In his Nov. 17, 2014 report to the New York Commissioner of Education and the Board of Regents, "East Ramapo: A School District in Crisis," fiscal monitor Hank Greenberg made a number of observations about the East Ramapo Central School District's abnormally high transportation costs:
On Nov. 28, 2014, Yehuda Weissmandl, President of the Board of Education, sent a five-page letter to Gov. Andrew Cuomo responding to Greenberg's report. In the letter, Weissmandl's response to the criticism of the Board's above-average spending on transportation is as follows:
Essentially, Weissmandl blames excessive costs on universal busing, and in turn blames the voters in the district for voting universal busing into existence 20 years ago and refusing to get rid of it in subsequent referendums. But what precisely is the district's "universal busing policy?" What exactly did the voters "set by referendum" 20 years ago? And what did they "reaffirm" in those subsequent referendums?
Section 3635 of New York State Education Law requires school districts to provide transportation to "all children residing within the school district to and from the school they legally attend." However, the law mandates transportation only for students living more than two or three miles from school (depending on grade), and less than fifteen miles from school:
The law is clear that while districts may provide transportation to students living less than two/three miles from school or further than fifteen miles from school (i.e., "universal busing"), such services must be approved by the district's voters:
Mr. Weissmandl says the district has a universal busing policy; such a policy would presumably cover the provision of these extra services. And he says that the voters approved universal busing in a referendum 20 years ago and have reaffirmed it in later referendums. Let's see.
Mr. Weissmandl refers, in his letter to Gov. Cuomo, to East Ramapo's "universal busing policy." Although I was able to find a fairly broad, general policy on transportation on the district's web site, I was unable to find any policy relating to universal busing. Therefore, I submitted a Freedom of Information Law request to the district asking for the "complete text of any and all current universal busing policies, including, but not limited to, the policies that authorize and/or require (a) provision of transportation to students attending public or nonpublic schools further away than the state-mandated 15-mile maximum distance, (b) provision of transportation to students attending public or nonpublic schools closer than the state-mandated 2-mile or 3-mile (depending on grade) minimum distance, and (c) the use of multiple buses, separated by gender, to provide transportation services."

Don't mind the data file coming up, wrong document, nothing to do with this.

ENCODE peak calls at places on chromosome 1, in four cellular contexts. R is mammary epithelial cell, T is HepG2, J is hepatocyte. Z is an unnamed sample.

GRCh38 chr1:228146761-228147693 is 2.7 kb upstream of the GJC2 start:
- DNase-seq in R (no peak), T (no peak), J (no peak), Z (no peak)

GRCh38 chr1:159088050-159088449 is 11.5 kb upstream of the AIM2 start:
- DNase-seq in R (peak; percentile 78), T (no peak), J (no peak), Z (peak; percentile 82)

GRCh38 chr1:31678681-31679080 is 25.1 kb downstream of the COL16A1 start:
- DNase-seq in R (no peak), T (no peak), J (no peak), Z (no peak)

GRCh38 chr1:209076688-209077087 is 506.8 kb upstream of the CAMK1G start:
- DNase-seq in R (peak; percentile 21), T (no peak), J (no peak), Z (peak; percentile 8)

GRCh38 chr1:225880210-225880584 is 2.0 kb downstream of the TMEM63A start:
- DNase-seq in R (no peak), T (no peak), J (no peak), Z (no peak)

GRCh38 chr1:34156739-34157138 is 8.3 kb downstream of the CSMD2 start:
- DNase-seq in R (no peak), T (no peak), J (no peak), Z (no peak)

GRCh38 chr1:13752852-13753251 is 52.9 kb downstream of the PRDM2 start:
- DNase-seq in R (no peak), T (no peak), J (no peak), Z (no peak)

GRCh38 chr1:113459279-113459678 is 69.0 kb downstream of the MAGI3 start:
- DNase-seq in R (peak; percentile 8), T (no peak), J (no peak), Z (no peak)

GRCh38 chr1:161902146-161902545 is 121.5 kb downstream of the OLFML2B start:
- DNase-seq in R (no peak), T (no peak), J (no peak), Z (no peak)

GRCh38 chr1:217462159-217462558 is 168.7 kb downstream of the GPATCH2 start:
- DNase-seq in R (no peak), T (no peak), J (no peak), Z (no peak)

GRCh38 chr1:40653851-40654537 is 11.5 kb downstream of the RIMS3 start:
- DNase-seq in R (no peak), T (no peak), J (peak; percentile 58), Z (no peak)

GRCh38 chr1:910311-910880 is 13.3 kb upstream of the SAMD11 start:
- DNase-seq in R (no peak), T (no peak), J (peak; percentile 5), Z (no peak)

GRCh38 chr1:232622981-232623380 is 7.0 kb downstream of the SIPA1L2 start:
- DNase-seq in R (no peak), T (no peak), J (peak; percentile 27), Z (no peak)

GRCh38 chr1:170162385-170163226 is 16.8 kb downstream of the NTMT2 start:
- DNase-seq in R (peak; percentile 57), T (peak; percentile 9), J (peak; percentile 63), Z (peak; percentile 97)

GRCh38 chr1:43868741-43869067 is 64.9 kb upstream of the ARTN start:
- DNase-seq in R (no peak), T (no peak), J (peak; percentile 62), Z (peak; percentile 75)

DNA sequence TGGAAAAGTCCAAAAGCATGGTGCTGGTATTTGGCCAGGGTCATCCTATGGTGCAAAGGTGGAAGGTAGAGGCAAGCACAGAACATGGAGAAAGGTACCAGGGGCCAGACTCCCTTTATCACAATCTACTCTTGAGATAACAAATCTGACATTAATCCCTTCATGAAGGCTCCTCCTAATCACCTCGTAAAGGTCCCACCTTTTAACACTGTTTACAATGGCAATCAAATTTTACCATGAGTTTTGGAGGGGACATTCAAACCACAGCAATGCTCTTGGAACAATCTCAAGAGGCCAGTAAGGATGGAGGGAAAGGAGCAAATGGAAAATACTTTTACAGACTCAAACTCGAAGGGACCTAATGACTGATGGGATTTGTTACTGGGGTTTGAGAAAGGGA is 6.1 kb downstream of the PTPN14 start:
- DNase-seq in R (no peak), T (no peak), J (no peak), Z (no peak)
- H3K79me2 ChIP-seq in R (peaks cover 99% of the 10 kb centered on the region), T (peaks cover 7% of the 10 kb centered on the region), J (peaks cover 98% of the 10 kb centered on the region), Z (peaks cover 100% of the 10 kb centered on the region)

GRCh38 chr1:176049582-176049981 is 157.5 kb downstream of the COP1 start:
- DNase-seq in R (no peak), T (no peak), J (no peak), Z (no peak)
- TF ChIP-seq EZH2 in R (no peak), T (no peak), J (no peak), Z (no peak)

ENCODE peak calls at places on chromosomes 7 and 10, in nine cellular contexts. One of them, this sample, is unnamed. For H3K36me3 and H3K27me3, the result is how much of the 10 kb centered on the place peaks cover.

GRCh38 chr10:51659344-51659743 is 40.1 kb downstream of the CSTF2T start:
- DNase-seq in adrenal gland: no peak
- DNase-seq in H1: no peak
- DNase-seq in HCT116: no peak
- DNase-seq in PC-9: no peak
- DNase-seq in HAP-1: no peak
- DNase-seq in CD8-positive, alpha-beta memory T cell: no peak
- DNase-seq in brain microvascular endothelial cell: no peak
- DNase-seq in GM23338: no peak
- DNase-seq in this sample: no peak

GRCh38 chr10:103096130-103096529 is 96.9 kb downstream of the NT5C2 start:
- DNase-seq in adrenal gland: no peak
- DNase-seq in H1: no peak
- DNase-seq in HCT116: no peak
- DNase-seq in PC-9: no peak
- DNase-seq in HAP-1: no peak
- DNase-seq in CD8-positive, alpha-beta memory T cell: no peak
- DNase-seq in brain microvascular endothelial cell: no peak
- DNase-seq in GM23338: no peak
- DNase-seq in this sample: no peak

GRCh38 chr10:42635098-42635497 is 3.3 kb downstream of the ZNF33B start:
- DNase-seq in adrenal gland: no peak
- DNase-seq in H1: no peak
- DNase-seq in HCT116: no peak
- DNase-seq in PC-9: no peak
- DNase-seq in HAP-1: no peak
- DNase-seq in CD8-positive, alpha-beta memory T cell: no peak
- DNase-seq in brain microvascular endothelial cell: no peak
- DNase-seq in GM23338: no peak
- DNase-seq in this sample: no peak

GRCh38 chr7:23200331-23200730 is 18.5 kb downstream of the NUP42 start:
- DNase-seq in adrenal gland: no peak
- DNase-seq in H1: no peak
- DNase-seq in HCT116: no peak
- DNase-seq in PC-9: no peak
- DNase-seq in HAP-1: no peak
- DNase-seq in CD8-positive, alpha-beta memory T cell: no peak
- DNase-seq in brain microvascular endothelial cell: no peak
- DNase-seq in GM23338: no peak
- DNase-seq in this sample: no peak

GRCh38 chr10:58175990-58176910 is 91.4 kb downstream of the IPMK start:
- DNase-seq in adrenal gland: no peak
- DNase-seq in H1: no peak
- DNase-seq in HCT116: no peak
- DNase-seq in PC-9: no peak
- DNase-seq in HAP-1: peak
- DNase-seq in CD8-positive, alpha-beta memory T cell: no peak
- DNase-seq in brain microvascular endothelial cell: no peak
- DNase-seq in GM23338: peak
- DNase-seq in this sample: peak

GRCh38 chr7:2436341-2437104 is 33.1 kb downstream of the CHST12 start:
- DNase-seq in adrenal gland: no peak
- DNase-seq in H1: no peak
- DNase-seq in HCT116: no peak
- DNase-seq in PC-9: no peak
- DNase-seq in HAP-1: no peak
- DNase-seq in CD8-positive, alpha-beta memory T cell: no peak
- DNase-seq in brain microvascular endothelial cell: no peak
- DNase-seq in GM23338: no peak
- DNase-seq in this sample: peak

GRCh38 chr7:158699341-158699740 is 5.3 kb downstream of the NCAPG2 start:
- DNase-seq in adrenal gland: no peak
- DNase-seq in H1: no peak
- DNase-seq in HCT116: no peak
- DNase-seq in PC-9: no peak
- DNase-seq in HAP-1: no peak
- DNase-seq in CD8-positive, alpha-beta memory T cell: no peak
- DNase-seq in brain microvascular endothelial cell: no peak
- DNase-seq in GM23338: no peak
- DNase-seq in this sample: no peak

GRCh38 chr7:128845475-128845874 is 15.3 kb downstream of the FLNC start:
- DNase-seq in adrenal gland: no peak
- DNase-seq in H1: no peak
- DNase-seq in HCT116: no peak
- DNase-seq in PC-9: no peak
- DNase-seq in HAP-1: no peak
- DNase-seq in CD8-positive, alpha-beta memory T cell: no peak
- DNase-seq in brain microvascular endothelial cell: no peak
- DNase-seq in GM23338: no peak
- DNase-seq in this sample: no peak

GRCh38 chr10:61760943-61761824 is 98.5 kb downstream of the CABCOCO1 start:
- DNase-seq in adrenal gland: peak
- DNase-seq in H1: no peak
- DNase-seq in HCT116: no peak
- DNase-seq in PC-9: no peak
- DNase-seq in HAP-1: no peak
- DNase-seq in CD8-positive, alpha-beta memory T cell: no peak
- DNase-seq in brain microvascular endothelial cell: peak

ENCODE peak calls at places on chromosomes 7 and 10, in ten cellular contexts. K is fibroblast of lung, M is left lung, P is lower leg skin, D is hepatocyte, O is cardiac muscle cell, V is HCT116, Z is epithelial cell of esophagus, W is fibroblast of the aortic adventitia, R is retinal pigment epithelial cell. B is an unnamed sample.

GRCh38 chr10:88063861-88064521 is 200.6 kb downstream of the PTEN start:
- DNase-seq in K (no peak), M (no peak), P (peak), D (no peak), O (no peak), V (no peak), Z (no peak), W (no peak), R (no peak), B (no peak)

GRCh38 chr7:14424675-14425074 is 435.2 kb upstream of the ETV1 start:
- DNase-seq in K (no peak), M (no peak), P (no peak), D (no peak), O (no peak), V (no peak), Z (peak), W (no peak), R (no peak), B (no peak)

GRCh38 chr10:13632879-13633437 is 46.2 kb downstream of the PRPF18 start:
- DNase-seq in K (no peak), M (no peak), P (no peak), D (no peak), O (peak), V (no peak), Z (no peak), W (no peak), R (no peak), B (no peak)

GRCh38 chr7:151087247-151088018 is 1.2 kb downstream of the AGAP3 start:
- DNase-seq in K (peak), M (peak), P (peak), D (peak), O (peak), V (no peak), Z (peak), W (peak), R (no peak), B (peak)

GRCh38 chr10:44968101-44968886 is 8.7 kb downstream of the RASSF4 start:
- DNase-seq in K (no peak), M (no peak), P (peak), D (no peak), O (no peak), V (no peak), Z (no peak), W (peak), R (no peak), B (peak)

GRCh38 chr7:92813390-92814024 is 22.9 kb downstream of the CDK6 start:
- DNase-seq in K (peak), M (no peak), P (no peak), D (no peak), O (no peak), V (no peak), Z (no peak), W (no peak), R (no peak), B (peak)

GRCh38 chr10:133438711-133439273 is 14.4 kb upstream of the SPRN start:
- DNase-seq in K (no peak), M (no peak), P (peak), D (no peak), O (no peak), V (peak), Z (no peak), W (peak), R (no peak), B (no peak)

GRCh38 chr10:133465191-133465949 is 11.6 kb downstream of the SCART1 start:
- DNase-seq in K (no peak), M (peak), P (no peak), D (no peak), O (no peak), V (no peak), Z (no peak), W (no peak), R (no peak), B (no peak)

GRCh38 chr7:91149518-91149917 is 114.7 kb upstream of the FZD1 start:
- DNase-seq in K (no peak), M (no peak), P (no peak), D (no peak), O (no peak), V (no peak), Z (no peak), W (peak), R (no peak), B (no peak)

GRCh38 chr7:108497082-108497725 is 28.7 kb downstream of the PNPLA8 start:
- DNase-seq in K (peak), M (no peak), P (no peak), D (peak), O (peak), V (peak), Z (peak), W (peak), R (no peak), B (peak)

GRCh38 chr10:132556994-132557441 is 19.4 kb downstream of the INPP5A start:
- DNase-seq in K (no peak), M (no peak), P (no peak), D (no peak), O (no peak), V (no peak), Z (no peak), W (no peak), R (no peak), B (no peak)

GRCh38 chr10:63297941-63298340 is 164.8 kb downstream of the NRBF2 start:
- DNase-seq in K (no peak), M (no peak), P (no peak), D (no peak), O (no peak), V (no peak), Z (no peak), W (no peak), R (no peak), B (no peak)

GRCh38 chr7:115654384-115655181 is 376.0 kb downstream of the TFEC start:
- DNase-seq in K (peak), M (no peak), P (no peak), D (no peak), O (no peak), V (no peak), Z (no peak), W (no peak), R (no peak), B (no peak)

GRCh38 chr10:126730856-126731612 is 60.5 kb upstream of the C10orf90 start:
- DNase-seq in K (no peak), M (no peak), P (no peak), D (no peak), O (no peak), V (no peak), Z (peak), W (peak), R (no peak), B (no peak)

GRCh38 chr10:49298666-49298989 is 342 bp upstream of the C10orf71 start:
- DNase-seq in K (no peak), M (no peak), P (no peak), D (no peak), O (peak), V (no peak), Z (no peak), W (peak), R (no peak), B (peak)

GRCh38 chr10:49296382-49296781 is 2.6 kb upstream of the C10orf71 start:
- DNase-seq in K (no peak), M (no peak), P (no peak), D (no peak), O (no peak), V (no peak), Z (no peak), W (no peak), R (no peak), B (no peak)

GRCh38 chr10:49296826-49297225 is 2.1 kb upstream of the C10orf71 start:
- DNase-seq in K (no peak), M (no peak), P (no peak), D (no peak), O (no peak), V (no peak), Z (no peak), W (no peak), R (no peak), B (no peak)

In response to my request, I was provided a single document (which is the one available on the web site), described by the District Clerk as the "current school district policy on provision of student transportation." This document states, in its entirety:
That's it. No mention of "universal busing." No mention of providing transportation to children living less than two or three miles from school. No mention of providing transportation to children living more than fifteen miles from school.
Mr. Weissmandl states in his letter that universal busing was "set by referendum 20 years ago." In my FOIL request, I also asked the district for the "complete, official text of the original universal busing ballot referendum that was approved by the district's voters '20 years ago,' the year in which it appeared on the ballot, and, if available, the total number of votes for and against the referendum" and also the "complete, official text of each subsequent ballot referendum pertaining to universal busing (or any aspect thereof), the year in which it appeared on the ballot, and, if available, the total number of votes for and against the referendum."
In response to my request, the District Clerk provided information about three ballot referendums: 1993, 1994, and 2009.
In the May 5, 1993 school budget vote, Proposition 2 on the ballot asked whether the district should be authorized to levy taxes to raise additional funding to provide for several items not included in the base budget, including:
Proposition 2 passed, 2,967 to 2,869 (election results, board minutes adopting the budget). So "20 years ago," the district's voters did indeed approve busing for children living closer than two or three miles from school. But the district did not seek authorization for, and the district's voters did not approve, providing transportation beyond the state-mandated fifteen mile limit. Furthermore, this authorization was only for the 1993-94 school year.
In the May 4, 1994 school budget vote. Proposition 2 on the ballot asked essentially the same question as the previous year, except the second sentence was omitted. It passed, 2,049 to 1,803 (election results, board minutes adopting the budget). Again, the voters only approved busing for children living closer than two or three miles; the district did not seek authorization for, and the voters did not approve, providing transportation beyond the fifteen mile limit. And again, this was a one-year authorization, for the 1994-95 school year.